Coming of age with a big ‘meh’
Although “Chronically Metropolitan” attempts to be about many things, it winds up being about little. In the hands of first-time feature director Xavier Manrique, Nicholas Schutt’s puckish script largely skims the surface of its too-familiar characters’ navel-gazing plights, rarely sweeping us into their privileged universe.
A key problem is the casting of Shiloh Fernandez as Fenton Dillane, a young writer whose truth-inspired short story caused such angst for his ex-girlfriend, Jessie (Ashley Benson), and her family that he escaped to San Francisco for a year. The actor’s offhand manner and swoopy-haired, Johnny Depp-like looks feel at odds with his character’s supposedly soulful creativity and neurotic underpinnings. Oddly, the appealingly wry Josh Peck, who plays Fenton’s drug-dealing old pal, John, might have made a more fitting lead.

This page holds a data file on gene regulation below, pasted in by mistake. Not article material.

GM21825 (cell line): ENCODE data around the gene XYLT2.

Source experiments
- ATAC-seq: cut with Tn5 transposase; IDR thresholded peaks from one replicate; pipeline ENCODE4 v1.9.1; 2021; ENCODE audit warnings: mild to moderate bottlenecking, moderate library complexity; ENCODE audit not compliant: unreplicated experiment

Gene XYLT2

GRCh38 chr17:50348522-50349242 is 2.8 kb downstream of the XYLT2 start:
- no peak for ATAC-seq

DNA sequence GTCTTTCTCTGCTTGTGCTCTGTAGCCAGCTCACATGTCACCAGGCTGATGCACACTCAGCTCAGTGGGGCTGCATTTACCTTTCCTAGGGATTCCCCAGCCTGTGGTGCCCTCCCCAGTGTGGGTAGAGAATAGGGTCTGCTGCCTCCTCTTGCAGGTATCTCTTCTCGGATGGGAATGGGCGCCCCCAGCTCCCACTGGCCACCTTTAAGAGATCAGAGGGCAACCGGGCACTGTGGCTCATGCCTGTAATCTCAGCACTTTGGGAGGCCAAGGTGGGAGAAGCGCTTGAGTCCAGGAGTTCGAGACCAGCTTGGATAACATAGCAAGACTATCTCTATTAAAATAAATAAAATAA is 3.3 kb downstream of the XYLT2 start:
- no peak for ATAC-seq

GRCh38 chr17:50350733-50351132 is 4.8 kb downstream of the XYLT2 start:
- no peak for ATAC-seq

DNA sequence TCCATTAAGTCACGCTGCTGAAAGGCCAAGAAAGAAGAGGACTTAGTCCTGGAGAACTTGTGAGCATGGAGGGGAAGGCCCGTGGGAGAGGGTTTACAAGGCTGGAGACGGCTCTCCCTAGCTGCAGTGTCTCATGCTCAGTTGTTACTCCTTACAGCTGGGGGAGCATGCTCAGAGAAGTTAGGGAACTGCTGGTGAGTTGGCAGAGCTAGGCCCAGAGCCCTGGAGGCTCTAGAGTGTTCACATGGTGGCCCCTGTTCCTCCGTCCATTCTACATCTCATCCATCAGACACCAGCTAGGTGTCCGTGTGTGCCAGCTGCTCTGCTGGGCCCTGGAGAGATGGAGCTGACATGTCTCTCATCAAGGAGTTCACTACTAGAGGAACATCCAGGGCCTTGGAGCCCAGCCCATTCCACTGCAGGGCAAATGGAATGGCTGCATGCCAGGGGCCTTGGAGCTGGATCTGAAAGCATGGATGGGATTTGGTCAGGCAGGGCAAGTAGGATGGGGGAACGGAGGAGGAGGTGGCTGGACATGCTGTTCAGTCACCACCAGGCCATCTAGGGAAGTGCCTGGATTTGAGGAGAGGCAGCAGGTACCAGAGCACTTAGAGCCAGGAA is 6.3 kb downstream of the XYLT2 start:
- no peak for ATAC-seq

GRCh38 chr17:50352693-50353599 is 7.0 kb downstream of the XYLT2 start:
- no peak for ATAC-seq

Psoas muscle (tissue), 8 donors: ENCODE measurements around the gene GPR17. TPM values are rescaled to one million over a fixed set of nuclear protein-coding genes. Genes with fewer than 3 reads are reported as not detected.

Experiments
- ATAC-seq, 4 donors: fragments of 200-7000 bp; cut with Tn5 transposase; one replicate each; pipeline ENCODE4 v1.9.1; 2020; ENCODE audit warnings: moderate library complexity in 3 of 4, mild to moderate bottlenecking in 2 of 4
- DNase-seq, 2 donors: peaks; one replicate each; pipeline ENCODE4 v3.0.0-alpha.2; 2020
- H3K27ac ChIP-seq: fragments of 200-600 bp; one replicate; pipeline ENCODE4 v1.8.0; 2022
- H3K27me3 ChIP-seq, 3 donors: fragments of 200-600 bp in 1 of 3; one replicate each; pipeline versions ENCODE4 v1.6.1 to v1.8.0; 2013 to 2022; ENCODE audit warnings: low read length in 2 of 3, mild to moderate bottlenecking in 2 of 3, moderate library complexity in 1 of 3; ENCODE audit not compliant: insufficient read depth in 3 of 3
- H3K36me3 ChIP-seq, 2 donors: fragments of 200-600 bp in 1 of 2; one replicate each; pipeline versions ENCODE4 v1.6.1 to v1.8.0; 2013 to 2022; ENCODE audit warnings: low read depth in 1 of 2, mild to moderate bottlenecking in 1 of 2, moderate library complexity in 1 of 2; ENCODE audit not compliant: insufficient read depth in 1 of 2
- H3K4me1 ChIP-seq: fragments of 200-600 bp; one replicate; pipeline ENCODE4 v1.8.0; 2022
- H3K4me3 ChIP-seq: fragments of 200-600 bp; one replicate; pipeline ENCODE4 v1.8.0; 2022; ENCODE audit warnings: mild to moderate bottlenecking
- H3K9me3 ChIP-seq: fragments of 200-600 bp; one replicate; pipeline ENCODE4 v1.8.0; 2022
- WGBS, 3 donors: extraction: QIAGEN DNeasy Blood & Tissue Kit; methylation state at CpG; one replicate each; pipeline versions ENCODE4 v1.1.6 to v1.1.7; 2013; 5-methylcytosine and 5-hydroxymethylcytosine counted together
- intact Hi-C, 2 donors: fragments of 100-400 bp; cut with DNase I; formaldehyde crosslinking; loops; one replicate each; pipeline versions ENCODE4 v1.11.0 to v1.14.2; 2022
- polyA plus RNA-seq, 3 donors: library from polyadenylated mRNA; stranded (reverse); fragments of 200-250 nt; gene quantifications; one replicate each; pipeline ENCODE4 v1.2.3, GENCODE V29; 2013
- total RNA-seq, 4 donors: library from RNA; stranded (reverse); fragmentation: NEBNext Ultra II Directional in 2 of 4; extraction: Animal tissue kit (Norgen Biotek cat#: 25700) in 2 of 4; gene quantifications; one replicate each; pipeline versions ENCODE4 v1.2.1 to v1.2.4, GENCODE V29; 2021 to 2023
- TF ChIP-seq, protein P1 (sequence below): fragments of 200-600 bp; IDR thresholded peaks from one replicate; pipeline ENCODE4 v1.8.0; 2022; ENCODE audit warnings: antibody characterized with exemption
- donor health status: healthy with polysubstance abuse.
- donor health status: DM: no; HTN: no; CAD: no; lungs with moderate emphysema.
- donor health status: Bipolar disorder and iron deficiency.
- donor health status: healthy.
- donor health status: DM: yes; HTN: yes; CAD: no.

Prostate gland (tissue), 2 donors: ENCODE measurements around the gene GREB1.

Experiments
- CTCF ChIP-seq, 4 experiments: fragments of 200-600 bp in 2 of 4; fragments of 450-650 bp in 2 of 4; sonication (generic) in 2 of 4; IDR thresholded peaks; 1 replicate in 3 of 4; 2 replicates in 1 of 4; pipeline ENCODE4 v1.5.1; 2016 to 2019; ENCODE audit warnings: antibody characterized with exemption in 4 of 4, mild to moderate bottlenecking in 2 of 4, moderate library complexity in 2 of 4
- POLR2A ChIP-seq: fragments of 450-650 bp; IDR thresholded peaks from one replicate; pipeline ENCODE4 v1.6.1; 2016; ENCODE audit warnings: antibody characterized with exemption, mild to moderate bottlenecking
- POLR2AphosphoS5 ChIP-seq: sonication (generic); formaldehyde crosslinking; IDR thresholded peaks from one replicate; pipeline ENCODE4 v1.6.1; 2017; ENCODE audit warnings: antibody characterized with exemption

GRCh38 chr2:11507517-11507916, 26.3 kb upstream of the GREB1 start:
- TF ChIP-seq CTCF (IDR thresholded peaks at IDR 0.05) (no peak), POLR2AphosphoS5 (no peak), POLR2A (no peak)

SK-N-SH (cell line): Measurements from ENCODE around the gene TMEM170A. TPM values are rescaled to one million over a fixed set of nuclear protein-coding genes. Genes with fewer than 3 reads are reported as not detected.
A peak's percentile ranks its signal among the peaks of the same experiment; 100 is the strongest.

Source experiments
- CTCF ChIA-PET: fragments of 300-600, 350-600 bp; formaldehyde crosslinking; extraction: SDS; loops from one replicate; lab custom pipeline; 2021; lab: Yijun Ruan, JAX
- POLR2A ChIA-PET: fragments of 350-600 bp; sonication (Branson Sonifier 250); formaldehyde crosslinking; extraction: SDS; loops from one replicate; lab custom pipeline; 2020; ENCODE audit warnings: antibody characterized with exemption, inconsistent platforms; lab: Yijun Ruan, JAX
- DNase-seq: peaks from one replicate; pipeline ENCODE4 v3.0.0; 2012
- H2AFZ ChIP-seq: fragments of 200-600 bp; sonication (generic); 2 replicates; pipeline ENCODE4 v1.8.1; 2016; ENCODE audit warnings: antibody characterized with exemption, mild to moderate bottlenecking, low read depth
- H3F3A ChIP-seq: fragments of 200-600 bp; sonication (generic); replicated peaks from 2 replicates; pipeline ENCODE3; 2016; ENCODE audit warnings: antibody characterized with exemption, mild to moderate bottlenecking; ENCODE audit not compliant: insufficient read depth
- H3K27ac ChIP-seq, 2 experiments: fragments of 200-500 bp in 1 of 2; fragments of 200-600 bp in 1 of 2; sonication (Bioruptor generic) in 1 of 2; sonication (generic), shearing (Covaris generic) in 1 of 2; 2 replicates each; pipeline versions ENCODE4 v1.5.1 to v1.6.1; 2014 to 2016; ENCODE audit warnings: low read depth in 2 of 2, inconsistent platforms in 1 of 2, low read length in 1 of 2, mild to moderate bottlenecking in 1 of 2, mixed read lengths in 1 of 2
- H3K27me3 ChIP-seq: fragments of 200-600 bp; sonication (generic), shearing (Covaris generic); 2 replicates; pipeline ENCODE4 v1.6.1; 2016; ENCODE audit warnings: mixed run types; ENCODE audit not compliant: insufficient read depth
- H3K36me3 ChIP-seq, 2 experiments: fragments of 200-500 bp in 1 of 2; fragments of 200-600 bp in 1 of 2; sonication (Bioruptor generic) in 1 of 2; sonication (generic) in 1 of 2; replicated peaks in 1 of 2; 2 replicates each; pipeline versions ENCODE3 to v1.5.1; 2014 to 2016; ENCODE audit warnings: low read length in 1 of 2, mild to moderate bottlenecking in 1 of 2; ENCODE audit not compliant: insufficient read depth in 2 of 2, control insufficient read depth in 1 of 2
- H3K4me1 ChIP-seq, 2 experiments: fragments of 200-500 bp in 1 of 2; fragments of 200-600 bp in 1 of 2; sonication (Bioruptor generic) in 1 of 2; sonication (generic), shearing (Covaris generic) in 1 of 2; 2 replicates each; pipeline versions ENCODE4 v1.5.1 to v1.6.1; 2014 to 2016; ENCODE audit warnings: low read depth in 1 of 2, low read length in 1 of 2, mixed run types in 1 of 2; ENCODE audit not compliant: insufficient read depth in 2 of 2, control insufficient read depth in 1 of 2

Fenton’s sheepish return to New York coincides with his philandering, novelist dad’s (a very good Chris Noth) lurid car accident, Jessie’s upcoming nuptials, his blankish mother’s (Mary-Louise Parker) newfound weed habit and his sister’s (Addison Timlin) nascent affair with John.
The result is a chronically “meh” coming-of-age meets dysfunctional-family tale, with a particularly unsatisfying ending. Better to watch “The Squid and the Whale” or the recent “Landline,” both of which cover similar territory with greater aplomb. “Chronically Metropolitan.” Not rated. Running time: 1 hour, 25 minutes. Playing: Laemmle Monica Film Center, Santa Monica; also on VOD.
A YOUNG writer (Shiloh Fernandez) sparks trouble with his short story about his ex (Ashley Benson).